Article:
United States: Administrative Claim May Be Set Off Against Preference Liability

In Official Comm. of Unsecured Creditors of Quantum Foods, LLC v. Tyson Foods, Inc. (In re Quantum Foods, LLC), 554 B.R. 729 (Bankr. D. Del. 2016), a Delaware bankruptcy court held in a matter of apparent first impression that a creditor's allowed administrative expense claim may be set off against the creditor's potential liability for a preferential transfer. The ruling is an important development for prepetition vendors that continue to provide goods or services to a bankruptcy trustee or chapter 11 debtor-in-possession.

Setoff and Avoidance of Preferential Transfers

Section 553(a) of the Bankruptcy Code provides, subject to certain exceptions, that the Bankruptcy Code "does not affect any right of a creditor to offset a mutual debt owing by such creditor to the debtor that arose before the commencement of the case under this title against a claim of such creditor against the debtor that arose before the commencement of the case." Section 553 does not create setoff rights—it merely preserves any such rights that exist under contract or applicable nonbankruptcy law. Debts are considered "mutual" when they are due to and from the same persons or entities in the same capacity.

Even though section 553 expressly refers to prepetition mutual debts and claims, many courts, including the Fifth and Tenth Circuits, have held that mutual postpetition obligations may also be offset. See Zion First Nat'l Bank, NA. v. Christiansen Bros., Inc. (In re Davidson Lumber Sales, Inc.), 66 F.3d 1560 (10th Cir. 1995); Palm Beach Cty. Bd. of Pub. Instruction v. Alfar Dairy, Inc. (In re Alfar Dairy, Inc.), 458 F.2d 1258 (5th Cir. 1972). Accord Zerodec Mega Corp. v. Terstep of Tex., Inc. (In re Zerodec Mega Corp.), 59 B.R. 272 (E.D. Pa. 1986); In re Pub Dennis of Cumberland, Inc., 142 B.R. 38 (Bankr. D.R.I. 1992); Mohawk Indus. v. United States (In re Mohawk Indus., Inc.), 82 B.R. 174 (Bankr. D. Mass. 1987); Elsinore Shore Assoc. v. First Fidelity Bank, NA (In re Elsinore Shore Assoc.), 67 B.R. 926 (Bankr. D.N.J. 1986).

However, setoff is available in bankruptcy only "when the opposing obligations arise on the same side of the . . . bankruptcy petition date." Pa. State Employees' Ret. Sys. v. Thomas (In re Thomas), 529 B.R. 628, 637 n.2 (Bankr. W.D. Pa. 2015); see also generally Lee v. Schweiker, 739 F.2d 870 (3d Cir. 1984). Thus, prepetition obligations may not be set off against postpetition debts and vice versa. See In re Enright, 2015 BL 261143 (Bankr. D.N.J. Aug. 13, 2015); In re Passafiume, 242 B.R. 630 (Bankr. W.D. Ky. 1999); In re Ruiz, 146 B.R. 877 (Bankr. S.D. Fla. 1992).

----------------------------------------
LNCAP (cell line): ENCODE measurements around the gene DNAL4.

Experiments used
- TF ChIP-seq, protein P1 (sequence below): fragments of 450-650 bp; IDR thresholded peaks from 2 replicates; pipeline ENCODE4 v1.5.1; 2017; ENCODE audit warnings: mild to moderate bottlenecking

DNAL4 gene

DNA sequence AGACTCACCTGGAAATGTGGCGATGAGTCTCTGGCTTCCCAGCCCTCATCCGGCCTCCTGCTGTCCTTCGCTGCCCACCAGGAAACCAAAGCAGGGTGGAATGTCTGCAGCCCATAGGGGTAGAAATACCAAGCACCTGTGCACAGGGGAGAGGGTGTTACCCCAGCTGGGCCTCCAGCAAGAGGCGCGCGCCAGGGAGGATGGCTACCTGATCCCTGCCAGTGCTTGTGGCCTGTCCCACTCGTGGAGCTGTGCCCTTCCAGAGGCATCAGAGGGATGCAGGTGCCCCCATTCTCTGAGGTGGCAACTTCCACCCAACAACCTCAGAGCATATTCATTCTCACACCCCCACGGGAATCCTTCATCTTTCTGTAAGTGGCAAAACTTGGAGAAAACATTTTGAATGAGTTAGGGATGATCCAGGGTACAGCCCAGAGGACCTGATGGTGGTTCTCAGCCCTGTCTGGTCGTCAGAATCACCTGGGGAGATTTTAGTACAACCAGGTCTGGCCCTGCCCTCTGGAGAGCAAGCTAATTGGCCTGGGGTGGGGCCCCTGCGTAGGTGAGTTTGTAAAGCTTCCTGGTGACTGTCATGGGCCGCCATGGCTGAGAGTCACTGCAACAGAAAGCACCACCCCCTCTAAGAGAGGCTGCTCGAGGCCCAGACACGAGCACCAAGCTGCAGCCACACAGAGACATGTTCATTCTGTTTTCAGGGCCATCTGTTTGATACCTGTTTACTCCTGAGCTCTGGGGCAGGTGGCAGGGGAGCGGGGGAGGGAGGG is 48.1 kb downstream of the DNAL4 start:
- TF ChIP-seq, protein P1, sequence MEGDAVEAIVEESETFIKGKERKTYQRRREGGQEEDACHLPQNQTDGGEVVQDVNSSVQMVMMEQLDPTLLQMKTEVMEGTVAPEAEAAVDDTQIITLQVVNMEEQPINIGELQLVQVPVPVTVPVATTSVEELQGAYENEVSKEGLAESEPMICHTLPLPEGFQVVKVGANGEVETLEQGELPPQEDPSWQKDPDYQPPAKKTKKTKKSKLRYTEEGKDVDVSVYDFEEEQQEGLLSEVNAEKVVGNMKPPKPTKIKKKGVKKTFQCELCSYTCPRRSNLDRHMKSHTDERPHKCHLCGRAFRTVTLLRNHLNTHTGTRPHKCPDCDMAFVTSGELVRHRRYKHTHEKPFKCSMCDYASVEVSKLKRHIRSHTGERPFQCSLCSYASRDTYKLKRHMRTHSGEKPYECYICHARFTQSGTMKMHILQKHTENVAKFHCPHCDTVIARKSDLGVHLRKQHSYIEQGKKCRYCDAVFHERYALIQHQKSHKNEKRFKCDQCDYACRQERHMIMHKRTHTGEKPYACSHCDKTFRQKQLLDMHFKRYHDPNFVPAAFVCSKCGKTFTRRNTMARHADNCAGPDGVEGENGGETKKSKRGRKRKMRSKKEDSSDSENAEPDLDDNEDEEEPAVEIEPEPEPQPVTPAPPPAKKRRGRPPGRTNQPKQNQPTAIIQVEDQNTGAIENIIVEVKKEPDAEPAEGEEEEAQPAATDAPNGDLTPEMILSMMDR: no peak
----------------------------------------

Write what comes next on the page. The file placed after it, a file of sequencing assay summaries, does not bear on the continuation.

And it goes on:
Section 547(b) of the Bankruptcy Code provides for avoidance of transfers made by an insolvent debtor within 90 days of a bankruptcy petition filing (or up to one year, if the transferee is an insider) to or for the benefit of a creditor on account of an antecedent debt where the creditor, by reason of the transfer, receives more than it would have received if, assuming the transfer had not been made, the debtor were liquidated in chapter 7.

Section 547(c)(4) contains a "subsequent new value" defense in preference litigation. It provides that, with certain exceptions, the trustee may not avoid a transfer "to or for the benefit of a creditor, to the extent that, after such transfer, such creditor gave new value to or for the benefit of the debtor." For purposes of section 547, "new value" includes, among other things, "money or money's worth in goods, services, or new credit." Thus, even where a creditor has received a preferential transfer, the transferee may offset against the preference claim any subsequent unsecured credit that was extended to the debtor. Goods or services provided to the debtor postpetition cannot qualify as "subsequent new value" because the petition date marks the end of the preference analysis period. See Friedman's Liquidating Tr. v. Roth Staffing Co., LP (In re Friedman's, Inc.), 738 F.3d 547 (3d Cir. 2013)).

Section 502(d) of the Bankruptcy Code penalizes any creditor that is the recipient of a preferential transfer but refuses to return transferred assets to the estate. It provides that "the court shall disallow any claim of any entity . . . that is a transferee of a transfer avoidable under section . . . 547 . . . of this title, unless such entity or transferee has paid the amount, or turned over any such property, for which such entity or transferee is liable."

Quantum Foods

Tyson Foods, Inc. ("Tyson") regularly delivered meat products to Quantum Foods, LLC ("Quantum"). During the first two months after Quantum filed for chapter 11 protection in February 2014, Tyson supplied roughly $2.6 million in meat products to Quantum for which it was not paid. The bankruptcy court later granted Tyson an administrative expense claim in that amount under section 503(b)(1)(A) of the Bankruptcy Code.

Quantum's official unsecured creditors' committee (the "committee"), which had been authorized by the court to prosecute the estate's avoidance claims, sued Tyson, alleging that Tyson had been the recipient of fraudulent and preferential transfers and seeking avoidance of the transfers under sections 547 and 548 of the Bankruptcy Code. The committee also sought recovery of the transfers under section 550 and provisional disallowance of Tyson's administrative expense claim under section 502(d).